Adapting to Film, Adapting to Change

On Saturday, I went to see a performance of Benidorm at the Edinburgh Playhouse, based upon the ITV2 comedy of the same name. It even featured some of the actors.

The TV series is already rather theatrical in nature, like a Carry On film with a more modern attitude. As such, it transferred very well to the stage.

Sometimes, though, adapting a story from one medium into another is a hit-or-miss affair.

Those I enjoyed include the 2004 film Layer Cake, then I discovered it’s so closely based on the novel by J. J. Connolly that it even contains direct quotes. Similarly, The Thirty-Nine Steps worked as a mock radio adaptation performed on stage, even though the plot was stripped down to the bare essentials.

Yet I was disappointed by the film version of one of my favourite books, Starter For Ten, perhaps because it deviates from the first-person point of view. And the 2016 Dad’s Army movie opened to lacklustre reviews, with The Guardian asking why we needed a film version of a much-loved TV series.

One classic case of an author disowning a film version is Roald Dahl’s reaction to Willy Wonka and the Chocolate Factory. He disliked the plot changes and musical numbers so much that no other screenplays of his work were authorised until after his death.

A few years ago, I posed a question to Irvine Welsh at a book signing about his thoughts on adaptation, considering how many of his novels have been on the big screen. He replied that he considered film to be a different medium and he accepted that changes sometimes had to be made.

‘And,’ he concluded, ‘it never hurts book sales.’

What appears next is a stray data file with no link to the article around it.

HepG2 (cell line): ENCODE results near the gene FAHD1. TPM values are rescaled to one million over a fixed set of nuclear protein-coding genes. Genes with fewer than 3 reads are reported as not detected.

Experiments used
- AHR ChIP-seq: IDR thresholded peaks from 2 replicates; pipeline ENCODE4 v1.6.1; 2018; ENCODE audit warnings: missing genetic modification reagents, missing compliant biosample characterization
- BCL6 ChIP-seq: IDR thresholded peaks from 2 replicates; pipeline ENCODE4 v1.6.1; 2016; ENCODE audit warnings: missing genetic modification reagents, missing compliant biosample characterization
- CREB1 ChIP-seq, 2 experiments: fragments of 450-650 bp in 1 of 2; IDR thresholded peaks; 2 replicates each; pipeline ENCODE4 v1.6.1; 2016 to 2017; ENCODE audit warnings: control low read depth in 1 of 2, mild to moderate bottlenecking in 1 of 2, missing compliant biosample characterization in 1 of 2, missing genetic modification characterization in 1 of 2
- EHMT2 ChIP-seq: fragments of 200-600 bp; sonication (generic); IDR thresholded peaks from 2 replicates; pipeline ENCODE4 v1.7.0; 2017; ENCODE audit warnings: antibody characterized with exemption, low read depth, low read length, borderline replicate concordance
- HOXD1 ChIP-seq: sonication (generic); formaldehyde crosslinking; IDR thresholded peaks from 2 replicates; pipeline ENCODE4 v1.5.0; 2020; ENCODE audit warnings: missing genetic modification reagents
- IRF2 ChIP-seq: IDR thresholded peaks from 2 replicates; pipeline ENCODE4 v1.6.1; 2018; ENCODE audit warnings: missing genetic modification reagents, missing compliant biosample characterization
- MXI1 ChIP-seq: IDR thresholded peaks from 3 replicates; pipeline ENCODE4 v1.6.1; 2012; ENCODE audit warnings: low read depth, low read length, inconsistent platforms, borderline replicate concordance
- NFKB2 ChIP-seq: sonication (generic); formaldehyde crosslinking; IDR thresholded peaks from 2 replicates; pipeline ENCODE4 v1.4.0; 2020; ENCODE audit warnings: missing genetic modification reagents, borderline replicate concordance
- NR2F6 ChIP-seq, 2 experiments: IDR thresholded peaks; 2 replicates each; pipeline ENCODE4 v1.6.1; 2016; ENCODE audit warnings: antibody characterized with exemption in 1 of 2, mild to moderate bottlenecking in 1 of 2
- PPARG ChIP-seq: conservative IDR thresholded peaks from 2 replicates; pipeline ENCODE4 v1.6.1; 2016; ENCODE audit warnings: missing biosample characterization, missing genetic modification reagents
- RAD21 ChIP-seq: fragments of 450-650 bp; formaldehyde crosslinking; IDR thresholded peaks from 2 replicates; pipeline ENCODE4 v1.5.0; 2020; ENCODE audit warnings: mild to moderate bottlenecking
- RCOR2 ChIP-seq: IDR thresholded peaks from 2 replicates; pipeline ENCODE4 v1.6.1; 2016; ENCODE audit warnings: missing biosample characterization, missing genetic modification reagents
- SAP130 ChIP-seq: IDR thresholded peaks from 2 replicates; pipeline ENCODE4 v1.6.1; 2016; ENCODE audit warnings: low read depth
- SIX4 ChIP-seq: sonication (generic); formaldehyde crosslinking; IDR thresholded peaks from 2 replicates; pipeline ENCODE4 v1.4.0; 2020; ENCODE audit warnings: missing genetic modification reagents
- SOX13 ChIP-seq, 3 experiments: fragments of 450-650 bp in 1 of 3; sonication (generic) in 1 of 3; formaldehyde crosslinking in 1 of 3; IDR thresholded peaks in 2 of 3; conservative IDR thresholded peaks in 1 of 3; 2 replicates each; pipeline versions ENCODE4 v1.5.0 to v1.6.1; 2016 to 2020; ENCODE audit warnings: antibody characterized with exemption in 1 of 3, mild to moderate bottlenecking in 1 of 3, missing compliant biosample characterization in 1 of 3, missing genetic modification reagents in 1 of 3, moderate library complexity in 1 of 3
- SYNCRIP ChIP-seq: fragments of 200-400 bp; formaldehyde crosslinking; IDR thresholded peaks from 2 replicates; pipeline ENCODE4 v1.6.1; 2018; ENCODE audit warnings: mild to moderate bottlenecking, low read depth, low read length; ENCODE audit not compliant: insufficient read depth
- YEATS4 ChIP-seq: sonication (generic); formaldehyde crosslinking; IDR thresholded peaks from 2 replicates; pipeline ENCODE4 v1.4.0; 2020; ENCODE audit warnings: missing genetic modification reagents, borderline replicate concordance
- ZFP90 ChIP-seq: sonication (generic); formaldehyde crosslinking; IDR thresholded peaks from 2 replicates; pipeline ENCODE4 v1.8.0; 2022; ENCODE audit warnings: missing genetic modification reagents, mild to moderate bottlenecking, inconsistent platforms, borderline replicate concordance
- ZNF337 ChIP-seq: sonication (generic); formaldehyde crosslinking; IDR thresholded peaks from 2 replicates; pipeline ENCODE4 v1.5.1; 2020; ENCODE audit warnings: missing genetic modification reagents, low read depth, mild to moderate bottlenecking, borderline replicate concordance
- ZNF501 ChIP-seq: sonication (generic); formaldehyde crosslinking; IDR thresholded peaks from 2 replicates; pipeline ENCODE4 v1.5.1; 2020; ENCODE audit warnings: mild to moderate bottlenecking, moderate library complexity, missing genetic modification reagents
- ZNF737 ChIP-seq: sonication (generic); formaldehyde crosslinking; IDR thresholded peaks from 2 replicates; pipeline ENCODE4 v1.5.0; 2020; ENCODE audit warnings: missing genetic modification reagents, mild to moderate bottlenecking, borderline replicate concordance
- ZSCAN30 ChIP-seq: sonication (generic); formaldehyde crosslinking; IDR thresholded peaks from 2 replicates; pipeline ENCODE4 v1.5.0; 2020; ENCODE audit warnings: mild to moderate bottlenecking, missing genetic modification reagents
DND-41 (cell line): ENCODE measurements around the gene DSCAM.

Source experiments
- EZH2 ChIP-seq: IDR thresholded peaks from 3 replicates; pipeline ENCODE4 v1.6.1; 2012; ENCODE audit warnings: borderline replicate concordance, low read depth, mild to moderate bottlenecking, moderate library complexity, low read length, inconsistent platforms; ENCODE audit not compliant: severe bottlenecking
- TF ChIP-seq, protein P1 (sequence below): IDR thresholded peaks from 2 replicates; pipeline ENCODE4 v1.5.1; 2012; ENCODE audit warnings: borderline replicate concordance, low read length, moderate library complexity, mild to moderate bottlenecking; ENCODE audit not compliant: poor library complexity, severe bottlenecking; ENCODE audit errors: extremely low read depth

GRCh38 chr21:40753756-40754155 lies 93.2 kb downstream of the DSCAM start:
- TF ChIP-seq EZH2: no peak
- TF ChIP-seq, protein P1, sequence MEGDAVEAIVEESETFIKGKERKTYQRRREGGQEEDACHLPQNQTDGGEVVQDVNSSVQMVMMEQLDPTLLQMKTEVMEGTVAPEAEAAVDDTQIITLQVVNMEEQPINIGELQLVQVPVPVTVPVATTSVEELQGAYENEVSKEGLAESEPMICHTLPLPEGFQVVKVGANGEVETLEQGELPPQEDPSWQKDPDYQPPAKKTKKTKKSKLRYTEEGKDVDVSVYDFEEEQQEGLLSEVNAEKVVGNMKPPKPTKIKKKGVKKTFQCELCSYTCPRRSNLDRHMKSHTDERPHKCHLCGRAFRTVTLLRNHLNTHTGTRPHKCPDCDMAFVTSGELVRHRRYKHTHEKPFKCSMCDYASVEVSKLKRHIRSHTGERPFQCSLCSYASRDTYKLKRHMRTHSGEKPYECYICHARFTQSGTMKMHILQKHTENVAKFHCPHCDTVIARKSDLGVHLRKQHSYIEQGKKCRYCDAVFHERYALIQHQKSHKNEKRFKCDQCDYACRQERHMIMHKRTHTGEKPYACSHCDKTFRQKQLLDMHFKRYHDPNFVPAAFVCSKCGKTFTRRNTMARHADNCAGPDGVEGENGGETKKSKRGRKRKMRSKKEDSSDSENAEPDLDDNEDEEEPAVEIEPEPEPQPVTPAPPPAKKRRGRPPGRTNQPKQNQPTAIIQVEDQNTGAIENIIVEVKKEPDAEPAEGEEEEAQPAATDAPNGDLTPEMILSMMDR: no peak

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Outside The Box

Regular readers will be aware that this blog covers all types of writing from short stories and poetry to screenplays and rap music. I believe there’s a lot we can learn from all these forms. Even watching Made in Chelsea is a great lesson in improv.

However, on moving into a new place last month, I took the decision not to own a TV. This was something I’d considered for a long time as I would either rarely watch it, or it would become a distraction when I could be doing something productive. Either way, it would more than counteract the benefits of having one.

The other factor swaying my decision is the matter of the TV licence. In the UK, you need to pay an annual fee if you have equipment that receives television broadcasts, if you watch live TV online, or if you use BBC iPlayer for any purpose. The money goes towards funding the BBC and there are heavy fines if you aren’t correctly licensed.

While it’s a difficult field to police, that’s enough of a disincentive for me not to have a telly. If there’s something I really want to see, I have other options. You can watch DVDs or most catch-up services without a licence, and you can also own a radio without charge. Even better, I’m fortunate enough to be within easy reach of two cinemas: one mainstream, the other independent.

With not having a TV, it’s an obvious question to ask what I have in its place. The answer: